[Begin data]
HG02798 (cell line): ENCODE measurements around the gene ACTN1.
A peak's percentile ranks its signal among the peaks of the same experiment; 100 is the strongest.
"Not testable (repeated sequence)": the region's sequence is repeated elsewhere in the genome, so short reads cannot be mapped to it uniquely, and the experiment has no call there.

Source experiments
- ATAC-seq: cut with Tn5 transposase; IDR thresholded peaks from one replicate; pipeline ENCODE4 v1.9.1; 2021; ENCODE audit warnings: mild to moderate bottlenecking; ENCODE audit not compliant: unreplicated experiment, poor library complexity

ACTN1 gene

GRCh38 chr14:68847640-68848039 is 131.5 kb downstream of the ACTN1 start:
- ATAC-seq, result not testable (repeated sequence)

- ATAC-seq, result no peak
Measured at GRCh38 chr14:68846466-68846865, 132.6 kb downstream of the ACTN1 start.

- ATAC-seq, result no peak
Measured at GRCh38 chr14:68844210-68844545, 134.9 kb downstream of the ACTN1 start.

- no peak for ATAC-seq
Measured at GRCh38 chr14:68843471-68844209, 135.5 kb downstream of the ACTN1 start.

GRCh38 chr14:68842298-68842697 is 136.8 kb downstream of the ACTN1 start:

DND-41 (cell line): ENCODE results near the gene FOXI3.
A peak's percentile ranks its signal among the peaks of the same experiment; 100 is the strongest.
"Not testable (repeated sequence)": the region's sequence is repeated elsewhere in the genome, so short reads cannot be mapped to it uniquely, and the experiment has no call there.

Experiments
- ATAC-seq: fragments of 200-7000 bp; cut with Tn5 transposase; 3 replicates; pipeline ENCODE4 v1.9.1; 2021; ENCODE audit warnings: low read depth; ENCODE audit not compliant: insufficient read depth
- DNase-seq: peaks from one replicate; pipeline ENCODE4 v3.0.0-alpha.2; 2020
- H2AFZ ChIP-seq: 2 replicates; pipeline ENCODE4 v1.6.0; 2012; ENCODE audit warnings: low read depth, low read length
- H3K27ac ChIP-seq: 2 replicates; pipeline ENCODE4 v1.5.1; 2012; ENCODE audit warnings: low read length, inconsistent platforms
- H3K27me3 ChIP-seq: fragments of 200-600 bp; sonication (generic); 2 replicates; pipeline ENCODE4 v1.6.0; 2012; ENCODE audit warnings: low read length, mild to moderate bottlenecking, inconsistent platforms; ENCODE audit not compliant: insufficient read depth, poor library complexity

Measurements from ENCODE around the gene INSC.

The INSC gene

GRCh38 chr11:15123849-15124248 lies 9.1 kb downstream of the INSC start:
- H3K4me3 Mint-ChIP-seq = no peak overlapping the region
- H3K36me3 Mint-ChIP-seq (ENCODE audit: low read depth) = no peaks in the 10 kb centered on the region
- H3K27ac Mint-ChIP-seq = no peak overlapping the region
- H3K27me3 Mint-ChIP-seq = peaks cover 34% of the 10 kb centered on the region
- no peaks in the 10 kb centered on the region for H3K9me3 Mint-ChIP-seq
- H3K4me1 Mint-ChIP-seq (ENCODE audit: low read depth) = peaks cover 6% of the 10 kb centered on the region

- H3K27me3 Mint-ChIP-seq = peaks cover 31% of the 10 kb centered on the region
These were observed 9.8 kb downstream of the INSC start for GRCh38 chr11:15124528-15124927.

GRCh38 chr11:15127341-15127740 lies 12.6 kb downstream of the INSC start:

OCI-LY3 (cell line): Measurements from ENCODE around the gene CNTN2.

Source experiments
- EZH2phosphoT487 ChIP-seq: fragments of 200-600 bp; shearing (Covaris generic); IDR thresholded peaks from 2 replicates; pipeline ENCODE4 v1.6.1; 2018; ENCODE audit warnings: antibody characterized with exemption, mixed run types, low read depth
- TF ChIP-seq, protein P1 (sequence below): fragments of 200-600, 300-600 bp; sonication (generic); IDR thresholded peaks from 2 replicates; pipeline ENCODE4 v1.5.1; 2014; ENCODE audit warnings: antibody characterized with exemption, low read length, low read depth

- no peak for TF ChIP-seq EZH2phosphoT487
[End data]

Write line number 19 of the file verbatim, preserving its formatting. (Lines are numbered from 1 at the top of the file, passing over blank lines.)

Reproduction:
Experiments